Rust in the Gas Tank

waxing red motorcycleThere’s a reason nearly every winterization guide recommends filling your gas tank before putting your bike in storage. If the tank is not kept full, condensation occurs. When moisture gets trapped inside, the metal interior begins to rust.

Ethanol gas, more corrosive than pure gasoline, also affects the metal in your tank after a certain point and is not recommended for long-term storage. As one common method, blend fuel additives or stabilizers into the ethanol to stave off potential corrosion in storage.

What could happen to your bike if the gas tank starts to rust?

  • A rusted gas tank decreases the bike’s value – an issue if you plan to sell in the future.
  • Rust affects how well the fuel flows through your motorcycle.
  • Clogged filters and fuel lines, resulting in pressure buildup.
  • Rust can start to circulate inside the engine, which impacts the amount of air mixing with fuel.
  • If your bike’s tank is rusted beyond repair, finding a replacement tank isn’t always easy.

Poor Motorcycle Maintenance

Beyond key components like the chain and tank, rust can eat away at other motorcycle parts, which will then need to be replaced.

To combat this, regularly clean off your motorcycle, washing off dirt, debris and grease, as well as waxing and protecting the surface. Rather than hosing everything down, use a nylon- or soft-bristled brush to loosen up any debris. While doing this, check all parts for signs of rusting.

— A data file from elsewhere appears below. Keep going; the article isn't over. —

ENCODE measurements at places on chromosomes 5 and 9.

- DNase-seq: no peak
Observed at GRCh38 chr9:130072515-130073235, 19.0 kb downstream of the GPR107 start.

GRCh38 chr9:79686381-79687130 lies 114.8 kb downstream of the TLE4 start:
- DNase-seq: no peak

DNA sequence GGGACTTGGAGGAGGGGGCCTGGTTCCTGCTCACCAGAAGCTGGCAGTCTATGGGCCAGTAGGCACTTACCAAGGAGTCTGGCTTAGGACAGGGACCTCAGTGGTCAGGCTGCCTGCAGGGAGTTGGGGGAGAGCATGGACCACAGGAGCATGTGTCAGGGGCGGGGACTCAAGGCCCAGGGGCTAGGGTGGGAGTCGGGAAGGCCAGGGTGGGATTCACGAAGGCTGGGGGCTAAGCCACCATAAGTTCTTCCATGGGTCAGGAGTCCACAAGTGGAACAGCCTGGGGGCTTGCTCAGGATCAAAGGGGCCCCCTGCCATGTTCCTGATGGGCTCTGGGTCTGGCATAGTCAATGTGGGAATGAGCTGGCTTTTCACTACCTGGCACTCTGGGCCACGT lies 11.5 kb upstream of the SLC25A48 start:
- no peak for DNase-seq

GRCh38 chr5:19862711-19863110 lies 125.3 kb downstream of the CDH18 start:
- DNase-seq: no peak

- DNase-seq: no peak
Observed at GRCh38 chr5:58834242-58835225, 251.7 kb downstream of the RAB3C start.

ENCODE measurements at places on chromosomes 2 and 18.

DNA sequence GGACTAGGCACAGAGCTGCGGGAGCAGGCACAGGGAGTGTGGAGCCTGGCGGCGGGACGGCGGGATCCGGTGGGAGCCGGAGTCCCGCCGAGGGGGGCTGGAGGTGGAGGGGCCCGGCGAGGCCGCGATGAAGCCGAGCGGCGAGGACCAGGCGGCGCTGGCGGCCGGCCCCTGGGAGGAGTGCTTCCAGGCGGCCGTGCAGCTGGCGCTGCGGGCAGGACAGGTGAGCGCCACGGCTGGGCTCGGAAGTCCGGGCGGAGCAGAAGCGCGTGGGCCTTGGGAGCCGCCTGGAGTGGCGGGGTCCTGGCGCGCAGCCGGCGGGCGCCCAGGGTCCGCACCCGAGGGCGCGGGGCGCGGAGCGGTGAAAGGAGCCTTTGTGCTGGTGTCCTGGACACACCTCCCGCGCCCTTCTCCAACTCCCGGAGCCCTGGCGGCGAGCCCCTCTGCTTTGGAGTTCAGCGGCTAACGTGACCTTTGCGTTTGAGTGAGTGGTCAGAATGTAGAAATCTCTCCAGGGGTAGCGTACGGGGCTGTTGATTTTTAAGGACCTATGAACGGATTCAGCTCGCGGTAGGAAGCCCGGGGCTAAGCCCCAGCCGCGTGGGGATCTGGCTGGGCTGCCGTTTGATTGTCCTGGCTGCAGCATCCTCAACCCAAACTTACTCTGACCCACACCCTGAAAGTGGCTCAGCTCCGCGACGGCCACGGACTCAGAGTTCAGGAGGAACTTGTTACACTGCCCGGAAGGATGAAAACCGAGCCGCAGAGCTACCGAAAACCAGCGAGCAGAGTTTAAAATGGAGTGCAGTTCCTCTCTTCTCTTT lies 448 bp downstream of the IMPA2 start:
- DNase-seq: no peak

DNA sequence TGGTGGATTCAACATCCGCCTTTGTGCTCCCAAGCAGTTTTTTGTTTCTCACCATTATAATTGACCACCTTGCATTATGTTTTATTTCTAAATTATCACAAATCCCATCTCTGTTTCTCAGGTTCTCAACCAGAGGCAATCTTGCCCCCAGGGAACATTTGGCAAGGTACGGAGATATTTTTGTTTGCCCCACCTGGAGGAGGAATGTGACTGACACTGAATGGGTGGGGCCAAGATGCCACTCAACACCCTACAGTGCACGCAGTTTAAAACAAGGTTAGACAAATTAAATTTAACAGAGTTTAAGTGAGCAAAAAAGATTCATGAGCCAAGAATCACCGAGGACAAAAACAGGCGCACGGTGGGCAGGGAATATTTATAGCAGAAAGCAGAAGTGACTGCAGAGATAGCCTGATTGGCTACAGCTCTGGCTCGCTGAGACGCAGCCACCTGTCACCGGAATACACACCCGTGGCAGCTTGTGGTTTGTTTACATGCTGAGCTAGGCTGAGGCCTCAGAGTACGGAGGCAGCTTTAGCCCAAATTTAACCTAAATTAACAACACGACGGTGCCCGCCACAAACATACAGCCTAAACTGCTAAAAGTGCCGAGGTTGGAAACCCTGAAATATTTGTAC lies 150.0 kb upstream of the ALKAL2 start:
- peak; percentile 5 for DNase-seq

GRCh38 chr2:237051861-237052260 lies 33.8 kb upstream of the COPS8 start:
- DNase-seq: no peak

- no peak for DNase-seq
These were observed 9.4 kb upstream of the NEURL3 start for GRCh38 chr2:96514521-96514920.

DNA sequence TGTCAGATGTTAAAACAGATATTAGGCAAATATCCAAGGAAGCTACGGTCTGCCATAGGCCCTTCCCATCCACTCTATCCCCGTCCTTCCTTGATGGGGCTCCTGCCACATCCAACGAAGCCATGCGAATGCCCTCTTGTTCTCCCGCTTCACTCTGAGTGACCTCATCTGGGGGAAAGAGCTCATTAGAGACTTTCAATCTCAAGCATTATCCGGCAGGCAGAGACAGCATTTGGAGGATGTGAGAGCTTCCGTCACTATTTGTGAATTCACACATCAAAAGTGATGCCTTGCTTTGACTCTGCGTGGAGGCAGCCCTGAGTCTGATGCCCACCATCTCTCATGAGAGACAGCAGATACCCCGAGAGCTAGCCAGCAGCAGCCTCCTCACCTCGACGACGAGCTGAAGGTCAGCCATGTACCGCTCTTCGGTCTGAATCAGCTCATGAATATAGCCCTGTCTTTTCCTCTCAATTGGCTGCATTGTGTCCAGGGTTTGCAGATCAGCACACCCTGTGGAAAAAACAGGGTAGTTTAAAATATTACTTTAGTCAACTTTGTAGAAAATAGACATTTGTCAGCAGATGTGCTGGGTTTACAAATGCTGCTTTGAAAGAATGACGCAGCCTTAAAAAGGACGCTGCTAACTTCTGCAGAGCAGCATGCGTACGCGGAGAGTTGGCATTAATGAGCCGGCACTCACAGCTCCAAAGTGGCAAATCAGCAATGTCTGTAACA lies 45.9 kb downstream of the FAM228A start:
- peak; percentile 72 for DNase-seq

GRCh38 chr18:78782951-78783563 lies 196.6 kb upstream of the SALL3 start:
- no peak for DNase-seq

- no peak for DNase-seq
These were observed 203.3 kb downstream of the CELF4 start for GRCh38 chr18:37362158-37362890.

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How Cold Weather Affects Your Motorcycle

Certain habits lengthen the life cycle of your motorcycle, while others can truncate it. Leaving your bike outside, uncovered all year long falls into the shortening category. Especially when temperatures plunge, snow and salt could take a toll on your prized possession. By spring, your motorcycle could be rusted and the engine gummed up with old oil. What else can happen if you forget winterization?

Decreased Tire Pressure

checking motorcycle tire pressure All vehicles run this risk. For every 10-degree drop in temperature, tire pressure drops roughly one to two PSI. Once spring arrives, your bike’s tires may be down at least six pounds. If you kept the tires directly on the ground instead of elevated, they could also be sporting a few flat, uneven spots.

It’s unsafe to ride on underinflated tires. While overinflated tires can blow out, below PSI:

  • Can’t always support the load you need to carry
  • Feel sluggish, which can affect your steering
  • Have lesser ground clearance
  • Might separate from the rim
  • Have to flex more, which causes a greater amount of internal damage
  • Will start to experience uneven tread wear and fail sooner

Rusting

When your bike is left unprotected outdoors, it’s only a matter of time before its exterior and metal parts to rust. Moisture is all it takes, whether it accumulates on the exterior or builds up inside the fuel tank. Leaving snow to pile up, while passing cars spray salt and slush from the street, accelerates this process. In turn, rust may eat away at the exhaust pipes, forks and wheel spokes before the season is over.

To combat these effects: